I’m in week three of 8 Minute Meditation – Quiet Your Mind. Change Your Life, by Victor Davich. (Amazon associates link) The past two weeks, focused on Watching Your Breath and Naked Sound Meditation, went really well. A crowning moment was when the phone rang in the middle of one of my sessions. I have a bad habit of dropping everything when the phone rings. Instead, I just kept breathing and let the sound be, without jumping up to respond to it. I was rewarded by an amazingly peaceful feeling and, when I listened to the voicemail later, validated by the unimportance of the call.
That one little phone call got me thinking about the other “sounds” in my life that I respond to much too quickly. How many times has someone said something to me that I immediately responded to, only to regret it later? I wish I had been able to go into a meditative calm the many times I laid in a machine and its sounds scared me to death. And more importantly, how about the sounds of my own thoughts? Is there any good that comes from the constant drum beat of the voice in your head who asks “what if?”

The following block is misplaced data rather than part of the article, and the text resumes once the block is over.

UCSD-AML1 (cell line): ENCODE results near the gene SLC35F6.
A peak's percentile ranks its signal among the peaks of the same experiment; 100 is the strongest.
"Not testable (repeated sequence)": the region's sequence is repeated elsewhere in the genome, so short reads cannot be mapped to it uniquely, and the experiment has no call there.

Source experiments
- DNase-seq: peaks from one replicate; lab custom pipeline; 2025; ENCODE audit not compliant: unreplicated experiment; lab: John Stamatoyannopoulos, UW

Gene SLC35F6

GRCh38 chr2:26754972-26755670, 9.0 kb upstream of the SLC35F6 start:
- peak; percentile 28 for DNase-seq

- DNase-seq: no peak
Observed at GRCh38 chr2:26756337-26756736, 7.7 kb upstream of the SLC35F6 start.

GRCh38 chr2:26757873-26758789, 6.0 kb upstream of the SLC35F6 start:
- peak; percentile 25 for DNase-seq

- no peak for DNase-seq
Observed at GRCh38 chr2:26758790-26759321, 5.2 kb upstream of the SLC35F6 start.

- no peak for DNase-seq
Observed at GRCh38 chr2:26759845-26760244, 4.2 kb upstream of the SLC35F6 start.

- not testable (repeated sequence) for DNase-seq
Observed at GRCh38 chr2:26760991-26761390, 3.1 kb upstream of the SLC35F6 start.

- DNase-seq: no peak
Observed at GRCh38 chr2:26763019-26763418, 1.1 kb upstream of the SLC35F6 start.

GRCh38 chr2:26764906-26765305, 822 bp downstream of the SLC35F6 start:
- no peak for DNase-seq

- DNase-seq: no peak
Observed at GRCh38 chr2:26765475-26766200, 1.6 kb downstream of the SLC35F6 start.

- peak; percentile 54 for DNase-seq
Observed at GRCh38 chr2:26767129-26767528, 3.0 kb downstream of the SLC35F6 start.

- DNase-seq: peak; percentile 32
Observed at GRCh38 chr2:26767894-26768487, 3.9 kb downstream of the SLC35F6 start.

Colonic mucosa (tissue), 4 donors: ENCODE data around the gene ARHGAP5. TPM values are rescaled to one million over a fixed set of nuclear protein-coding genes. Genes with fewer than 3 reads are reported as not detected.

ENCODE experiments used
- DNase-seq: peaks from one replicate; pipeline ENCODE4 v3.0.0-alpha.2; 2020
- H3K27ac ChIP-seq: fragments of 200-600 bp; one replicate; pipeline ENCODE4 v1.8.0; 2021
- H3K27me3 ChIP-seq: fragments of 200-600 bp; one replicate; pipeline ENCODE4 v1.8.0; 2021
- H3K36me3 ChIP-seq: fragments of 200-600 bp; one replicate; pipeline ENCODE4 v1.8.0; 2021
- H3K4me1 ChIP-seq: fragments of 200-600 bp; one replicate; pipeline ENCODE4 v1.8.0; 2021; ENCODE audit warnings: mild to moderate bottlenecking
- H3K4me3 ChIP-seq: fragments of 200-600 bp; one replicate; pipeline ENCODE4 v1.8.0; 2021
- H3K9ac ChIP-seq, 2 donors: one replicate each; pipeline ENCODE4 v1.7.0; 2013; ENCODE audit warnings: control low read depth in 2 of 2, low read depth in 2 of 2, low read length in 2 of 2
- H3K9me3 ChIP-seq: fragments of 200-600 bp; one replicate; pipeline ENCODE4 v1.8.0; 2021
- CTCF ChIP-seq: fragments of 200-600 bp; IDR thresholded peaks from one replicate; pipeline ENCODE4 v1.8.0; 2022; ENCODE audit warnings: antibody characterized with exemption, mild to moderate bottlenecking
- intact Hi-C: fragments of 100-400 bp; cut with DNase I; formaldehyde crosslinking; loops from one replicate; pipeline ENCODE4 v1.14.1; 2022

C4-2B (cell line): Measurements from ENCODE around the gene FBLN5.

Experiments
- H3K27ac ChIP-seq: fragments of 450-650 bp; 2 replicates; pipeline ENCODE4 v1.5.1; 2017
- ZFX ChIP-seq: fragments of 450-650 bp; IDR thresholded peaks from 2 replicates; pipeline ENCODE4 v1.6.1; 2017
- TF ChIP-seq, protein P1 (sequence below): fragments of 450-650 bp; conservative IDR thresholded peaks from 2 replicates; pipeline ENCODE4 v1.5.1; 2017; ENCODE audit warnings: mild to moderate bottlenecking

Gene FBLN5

One of the gifts posted in my Gifts and Losses List was the opportunity to read Eckhart Tolle’s A New Earth Awakening to Your Life’s Purpose. (Amazon associates link) Reading that book made me aware of the voice in my head and how it is not representative of my true self. I can’t always control that voice, but just being aware of it, has made it easier to find stillness and combat worry. With awareness of the voice and the practice of daily meditation, I am definitely getting better at finding that stillness.
This week I’ll be working on “Noting Body Sensations” meditation. Because I can’t reproduce all of the instructions here (it’s copyright infringement and just plain wrong), please be sure to get the book for a more in-depth discussion of the technique. This is a quick outline of the process:
- Find a comfortable position, upright, but not tense.
- Set your timer to eight minutes.
- Close your eyes.
- Allow your body to relax and notice the different body sensations that arise.
- When you feel a particular part of your body with more intensity, bring your attention to it.
- When you feel a different part of your body, move your attention to that point.
- Do not judge or label your feelings, just be aware of what you are feeling.
It’s Monday, so I’m starting “Noting Body Sensations” meditation today. I’m finding significant benefits to meditating on a daily basis and I hope you are too. Let me know how it’s going!
Survival > Existence,
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